Yesterday, like many others throughout the country, I awoke to the unpleasant fact that I couldn’t connect to Twitter or other sites that I might normally check in the morning.
Over the course of the day, we learned some facts about what had happened, and read some theories, but the bottom line was that one or more massive botnets using Internet-connected devices had hit Dyn, Inc. with a massive DDoS. As Steve Ragan reported on Salted Hash:
Once the attacks started, speculation led many to point the finger at IoT botnets, particular the Mirai botnet. The Mirai botnet has been linked to several massive DDoS attacks, leveraging consumer devices such as cameras, DVRs, and routers. The source code for Mirai was released to the public by its creator after a massive DDoS attack against journalist Brian Krebs.
Earlier this week, researchers scanning the internet for devices that would respond to Mirai located 11.3 million IP addresses with port 23 open.
As Flashpoint reported:
While Flashpoint has confirmed that Mirai botnets were used in the October 21, 2016 attack against Dyn, they were separate and distinct botnets from those used to execute the DDoS attacks against “Krebs on Security” and OVH. Earlier this month, “Anna_Senpai,” the hacker operating the large Mirai botnet used in the Krebs DDoS, released Mira’s source code online. Since this release, copycat hackers have used the malware to create botnets of their own in order to launch DDoS attacks.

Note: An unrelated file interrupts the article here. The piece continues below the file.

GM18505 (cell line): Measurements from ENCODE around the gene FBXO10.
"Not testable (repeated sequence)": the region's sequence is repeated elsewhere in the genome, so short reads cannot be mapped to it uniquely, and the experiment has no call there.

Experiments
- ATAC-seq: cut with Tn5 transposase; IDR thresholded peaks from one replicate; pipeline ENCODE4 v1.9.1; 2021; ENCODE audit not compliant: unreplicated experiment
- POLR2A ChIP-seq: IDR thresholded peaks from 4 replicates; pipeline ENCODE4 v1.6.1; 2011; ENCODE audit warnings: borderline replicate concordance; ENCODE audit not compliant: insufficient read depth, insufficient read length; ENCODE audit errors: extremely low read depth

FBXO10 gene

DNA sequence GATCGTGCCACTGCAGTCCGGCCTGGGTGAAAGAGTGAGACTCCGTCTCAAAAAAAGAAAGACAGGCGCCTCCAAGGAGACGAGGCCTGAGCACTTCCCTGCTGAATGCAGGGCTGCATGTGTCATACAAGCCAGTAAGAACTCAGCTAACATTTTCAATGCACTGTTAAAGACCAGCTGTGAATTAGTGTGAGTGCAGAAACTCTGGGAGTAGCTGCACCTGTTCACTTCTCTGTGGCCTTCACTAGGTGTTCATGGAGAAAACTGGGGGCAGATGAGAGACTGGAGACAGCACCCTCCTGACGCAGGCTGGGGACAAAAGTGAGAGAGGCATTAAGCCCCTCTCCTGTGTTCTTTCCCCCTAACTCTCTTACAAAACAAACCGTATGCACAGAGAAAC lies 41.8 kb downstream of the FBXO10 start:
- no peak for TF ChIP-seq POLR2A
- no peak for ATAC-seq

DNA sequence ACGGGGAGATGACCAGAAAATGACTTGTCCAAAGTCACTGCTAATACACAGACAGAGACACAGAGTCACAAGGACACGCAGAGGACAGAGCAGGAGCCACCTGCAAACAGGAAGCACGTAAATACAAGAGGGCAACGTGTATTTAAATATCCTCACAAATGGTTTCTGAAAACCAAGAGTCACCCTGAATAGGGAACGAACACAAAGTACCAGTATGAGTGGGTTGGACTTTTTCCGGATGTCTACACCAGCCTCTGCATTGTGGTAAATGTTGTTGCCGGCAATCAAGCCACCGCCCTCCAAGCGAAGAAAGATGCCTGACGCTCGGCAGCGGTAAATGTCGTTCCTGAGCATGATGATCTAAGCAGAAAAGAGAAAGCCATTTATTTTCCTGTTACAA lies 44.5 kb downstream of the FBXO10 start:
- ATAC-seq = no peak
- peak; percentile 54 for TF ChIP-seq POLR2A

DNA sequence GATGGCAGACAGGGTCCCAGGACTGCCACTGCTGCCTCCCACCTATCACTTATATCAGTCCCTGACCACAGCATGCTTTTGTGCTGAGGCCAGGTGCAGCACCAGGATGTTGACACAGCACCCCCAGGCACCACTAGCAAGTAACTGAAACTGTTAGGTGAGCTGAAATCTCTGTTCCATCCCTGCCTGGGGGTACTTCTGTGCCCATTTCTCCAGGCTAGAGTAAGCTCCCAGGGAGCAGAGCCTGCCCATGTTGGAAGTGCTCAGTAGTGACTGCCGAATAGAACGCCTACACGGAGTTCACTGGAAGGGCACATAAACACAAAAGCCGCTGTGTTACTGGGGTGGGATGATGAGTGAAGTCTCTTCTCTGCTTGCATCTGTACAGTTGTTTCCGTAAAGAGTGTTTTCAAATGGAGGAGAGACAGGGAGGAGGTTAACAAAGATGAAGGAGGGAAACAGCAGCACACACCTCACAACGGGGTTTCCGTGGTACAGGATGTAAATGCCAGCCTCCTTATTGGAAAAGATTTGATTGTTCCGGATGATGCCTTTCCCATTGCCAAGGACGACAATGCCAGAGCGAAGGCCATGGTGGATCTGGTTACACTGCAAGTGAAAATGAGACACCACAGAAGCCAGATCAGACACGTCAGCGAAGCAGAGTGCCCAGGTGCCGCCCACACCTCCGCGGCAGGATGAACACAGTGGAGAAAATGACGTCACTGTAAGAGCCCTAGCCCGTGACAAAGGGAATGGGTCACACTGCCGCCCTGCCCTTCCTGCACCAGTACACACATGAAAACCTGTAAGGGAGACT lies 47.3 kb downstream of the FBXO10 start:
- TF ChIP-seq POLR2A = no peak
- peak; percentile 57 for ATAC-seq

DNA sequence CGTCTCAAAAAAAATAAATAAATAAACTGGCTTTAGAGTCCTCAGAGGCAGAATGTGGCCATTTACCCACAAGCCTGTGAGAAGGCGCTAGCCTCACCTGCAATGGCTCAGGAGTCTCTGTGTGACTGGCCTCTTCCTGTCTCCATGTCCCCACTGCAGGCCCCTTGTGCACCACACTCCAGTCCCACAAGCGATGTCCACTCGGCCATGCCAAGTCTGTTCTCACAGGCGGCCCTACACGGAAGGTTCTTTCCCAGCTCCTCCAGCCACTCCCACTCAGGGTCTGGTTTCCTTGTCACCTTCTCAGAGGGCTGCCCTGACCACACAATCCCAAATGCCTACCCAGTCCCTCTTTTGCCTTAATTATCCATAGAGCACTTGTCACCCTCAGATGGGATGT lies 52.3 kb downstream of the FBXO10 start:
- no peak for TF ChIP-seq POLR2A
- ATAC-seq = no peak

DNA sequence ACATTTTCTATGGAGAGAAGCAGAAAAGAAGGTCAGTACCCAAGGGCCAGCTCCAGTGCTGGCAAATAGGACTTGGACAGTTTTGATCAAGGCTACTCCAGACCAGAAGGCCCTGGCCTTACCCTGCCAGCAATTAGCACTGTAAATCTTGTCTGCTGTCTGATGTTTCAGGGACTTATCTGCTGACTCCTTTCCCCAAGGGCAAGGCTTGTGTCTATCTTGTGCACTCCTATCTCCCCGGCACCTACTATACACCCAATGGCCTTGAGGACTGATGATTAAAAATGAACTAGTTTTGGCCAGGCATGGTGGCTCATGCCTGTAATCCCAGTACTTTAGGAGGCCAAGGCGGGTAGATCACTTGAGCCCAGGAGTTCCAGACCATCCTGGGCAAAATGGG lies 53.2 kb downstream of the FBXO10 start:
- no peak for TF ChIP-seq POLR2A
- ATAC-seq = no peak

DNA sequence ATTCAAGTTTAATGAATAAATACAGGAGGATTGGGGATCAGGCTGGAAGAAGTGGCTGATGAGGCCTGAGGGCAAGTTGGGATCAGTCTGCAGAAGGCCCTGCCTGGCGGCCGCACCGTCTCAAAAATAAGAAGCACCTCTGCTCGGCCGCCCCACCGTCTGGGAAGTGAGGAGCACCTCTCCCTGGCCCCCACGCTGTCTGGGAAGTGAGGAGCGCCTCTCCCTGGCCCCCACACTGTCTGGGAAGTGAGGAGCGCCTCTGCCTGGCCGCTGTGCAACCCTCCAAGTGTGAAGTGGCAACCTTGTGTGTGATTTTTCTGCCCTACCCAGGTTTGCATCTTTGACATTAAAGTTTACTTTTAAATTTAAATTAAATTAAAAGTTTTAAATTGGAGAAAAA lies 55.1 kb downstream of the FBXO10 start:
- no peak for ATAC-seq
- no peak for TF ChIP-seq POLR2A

It is unknown if the attacks against Dyn DNS are linked to the DDoS attacks against Krebs, OVH, or other previous attacks. Given the proliferation of the Mirai malware, the relationship between the ongoing Dyn DDoS attacks, previous attacks, and “Anna_Senpai” is unclear.
But perhaps the scariest quote I read yesterday was attributed to Allison Nixon of Flashpoint. Explaining that the botnet was built using DVRs and IP cameras made by a Chinese firm called XiongMai Technologies, whose products were then incorporated by downstream manufacturers and vendors, Nixon reportedly said:
“It’s remarkable that virtually an entire company’s product line has just been turned into a botnet that is now attacking the United States”
This can happen again. And again. Some suspect that the attack might have been a test run of something larger to come. It’s a scary thought that our country – who just imprudently announced that it was going to attack Russia as payback for what it believes are Russia’s attempts to interfere with our elections -may be unable to protect our own infrastructure from something like this.